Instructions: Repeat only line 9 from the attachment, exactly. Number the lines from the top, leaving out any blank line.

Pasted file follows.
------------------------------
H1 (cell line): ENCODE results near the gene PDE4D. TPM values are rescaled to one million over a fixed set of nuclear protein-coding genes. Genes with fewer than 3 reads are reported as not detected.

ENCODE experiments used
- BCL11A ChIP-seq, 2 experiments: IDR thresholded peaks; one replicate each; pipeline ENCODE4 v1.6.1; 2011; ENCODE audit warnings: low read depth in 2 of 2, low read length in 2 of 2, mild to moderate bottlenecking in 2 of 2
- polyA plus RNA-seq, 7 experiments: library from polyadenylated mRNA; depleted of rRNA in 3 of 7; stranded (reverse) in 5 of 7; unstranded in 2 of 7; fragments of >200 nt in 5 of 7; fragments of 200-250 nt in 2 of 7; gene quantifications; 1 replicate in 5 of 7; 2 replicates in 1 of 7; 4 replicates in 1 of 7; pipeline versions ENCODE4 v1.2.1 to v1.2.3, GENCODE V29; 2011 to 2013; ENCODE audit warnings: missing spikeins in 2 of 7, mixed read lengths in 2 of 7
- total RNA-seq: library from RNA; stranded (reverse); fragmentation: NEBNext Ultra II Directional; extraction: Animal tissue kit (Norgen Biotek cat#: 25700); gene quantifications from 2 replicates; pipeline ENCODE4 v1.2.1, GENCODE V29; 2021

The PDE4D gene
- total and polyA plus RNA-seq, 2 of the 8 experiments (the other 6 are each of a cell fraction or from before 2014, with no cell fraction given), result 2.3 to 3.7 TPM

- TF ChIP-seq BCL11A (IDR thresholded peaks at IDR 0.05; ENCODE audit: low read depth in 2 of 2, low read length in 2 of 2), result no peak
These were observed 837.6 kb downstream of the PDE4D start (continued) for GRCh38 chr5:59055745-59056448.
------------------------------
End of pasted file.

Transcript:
These were observed 837.6 kb downstream of the PDE4D start (continued) for GRCh38 chr5:59055745-59056448.